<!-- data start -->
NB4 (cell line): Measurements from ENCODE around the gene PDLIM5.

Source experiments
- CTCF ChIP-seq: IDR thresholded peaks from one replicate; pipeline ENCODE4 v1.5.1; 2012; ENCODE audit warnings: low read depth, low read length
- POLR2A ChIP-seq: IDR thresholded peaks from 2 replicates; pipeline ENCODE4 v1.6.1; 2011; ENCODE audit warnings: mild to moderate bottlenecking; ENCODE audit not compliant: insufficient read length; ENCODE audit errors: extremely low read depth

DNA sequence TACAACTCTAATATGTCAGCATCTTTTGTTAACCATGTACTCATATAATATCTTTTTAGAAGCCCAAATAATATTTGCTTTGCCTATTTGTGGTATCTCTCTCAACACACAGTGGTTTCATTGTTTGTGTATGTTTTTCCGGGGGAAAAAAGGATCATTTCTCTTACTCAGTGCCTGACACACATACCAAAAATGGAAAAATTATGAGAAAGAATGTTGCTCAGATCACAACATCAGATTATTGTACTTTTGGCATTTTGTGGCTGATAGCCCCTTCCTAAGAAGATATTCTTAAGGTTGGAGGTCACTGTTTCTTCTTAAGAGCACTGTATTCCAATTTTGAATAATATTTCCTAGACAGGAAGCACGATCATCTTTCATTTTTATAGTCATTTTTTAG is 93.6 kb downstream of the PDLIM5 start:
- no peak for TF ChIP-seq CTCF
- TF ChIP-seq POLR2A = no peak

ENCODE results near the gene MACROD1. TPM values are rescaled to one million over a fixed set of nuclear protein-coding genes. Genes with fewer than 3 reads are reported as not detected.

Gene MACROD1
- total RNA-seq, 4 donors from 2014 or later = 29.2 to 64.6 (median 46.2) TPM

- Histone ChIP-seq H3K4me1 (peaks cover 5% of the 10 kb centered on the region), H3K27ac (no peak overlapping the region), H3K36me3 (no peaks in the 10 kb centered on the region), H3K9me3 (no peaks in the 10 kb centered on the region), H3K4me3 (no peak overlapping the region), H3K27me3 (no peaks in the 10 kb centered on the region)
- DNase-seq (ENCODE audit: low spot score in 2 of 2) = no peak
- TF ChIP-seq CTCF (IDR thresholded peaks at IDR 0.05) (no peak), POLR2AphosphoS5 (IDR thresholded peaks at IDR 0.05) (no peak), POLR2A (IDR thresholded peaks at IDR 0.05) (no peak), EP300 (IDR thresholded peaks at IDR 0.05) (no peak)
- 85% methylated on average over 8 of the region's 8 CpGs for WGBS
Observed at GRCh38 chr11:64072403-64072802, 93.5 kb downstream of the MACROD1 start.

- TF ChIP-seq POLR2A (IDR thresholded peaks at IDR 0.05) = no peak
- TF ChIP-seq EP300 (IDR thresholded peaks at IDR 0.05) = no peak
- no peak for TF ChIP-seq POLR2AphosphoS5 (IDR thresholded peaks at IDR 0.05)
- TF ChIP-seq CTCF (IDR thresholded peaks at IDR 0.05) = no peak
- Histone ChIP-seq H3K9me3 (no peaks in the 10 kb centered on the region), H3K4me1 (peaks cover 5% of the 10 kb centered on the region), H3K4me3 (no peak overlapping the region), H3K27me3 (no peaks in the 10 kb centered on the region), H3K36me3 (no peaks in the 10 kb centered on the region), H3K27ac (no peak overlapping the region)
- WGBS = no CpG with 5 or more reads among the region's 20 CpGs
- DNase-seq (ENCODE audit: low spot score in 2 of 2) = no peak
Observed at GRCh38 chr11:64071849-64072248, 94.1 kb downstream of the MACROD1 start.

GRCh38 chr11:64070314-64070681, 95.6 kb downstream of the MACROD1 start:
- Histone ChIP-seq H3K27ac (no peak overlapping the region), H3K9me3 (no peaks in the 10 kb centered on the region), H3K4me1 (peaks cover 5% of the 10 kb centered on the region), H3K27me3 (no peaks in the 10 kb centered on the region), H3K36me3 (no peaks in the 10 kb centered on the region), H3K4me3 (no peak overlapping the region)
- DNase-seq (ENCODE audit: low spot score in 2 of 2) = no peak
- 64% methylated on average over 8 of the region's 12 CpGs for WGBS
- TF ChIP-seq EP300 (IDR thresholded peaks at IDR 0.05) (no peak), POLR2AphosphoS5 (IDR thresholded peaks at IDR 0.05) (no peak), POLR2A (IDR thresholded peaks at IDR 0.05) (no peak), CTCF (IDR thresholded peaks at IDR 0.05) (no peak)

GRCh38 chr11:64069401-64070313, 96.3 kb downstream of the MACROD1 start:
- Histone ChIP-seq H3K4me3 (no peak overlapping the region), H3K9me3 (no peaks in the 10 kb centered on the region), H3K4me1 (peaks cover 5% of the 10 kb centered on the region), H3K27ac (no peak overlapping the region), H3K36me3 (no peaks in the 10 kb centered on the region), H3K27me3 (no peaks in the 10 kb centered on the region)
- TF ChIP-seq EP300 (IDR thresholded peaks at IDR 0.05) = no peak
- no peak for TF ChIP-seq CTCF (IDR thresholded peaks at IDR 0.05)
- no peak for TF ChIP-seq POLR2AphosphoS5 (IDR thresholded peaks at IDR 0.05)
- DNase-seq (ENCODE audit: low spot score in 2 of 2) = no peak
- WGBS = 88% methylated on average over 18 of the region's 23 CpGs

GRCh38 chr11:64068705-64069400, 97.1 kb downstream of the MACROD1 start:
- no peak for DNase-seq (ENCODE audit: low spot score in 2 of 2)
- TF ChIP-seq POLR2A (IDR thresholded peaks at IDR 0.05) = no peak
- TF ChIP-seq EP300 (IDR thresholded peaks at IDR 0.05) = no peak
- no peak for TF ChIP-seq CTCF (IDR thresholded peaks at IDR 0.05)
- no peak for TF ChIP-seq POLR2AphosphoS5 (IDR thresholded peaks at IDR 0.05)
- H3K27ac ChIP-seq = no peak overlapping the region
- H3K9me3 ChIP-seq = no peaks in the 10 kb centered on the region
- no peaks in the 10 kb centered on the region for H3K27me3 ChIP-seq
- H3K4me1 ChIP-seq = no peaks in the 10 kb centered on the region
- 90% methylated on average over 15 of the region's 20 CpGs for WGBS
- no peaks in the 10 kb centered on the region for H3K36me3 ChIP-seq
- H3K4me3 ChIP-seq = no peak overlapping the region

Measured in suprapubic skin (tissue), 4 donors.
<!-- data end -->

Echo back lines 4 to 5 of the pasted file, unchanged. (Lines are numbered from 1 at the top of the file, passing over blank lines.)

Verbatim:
- POLR2A ChIP-seq: IDR thresholded peaks from 2 replicates; pipeline ENCODE4 v1.6.1; 2011; ENCODE audit warnings: mild to moderate bottlenecking; ENCODE audit not compliant: insufficient read length; ENCODE audit errors: extremely low read depth

DNA sequence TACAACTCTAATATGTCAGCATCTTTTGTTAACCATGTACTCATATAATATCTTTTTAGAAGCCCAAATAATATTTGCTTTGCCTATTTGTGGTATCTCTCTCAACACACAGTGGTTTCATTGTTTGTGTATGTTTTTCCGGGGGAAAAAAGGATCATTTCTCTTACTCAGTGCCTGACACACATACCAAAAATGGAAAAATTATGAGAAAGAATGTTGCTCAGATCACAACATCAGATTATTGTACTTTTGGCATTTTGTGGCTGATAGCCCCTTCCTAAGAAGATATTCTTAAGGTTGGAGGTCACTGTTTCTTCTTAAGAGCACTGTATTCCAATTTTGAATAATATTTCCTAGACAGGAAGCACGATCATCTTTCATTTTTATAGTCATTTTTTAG is 93.6 kb downstream of the PDLIM5 start: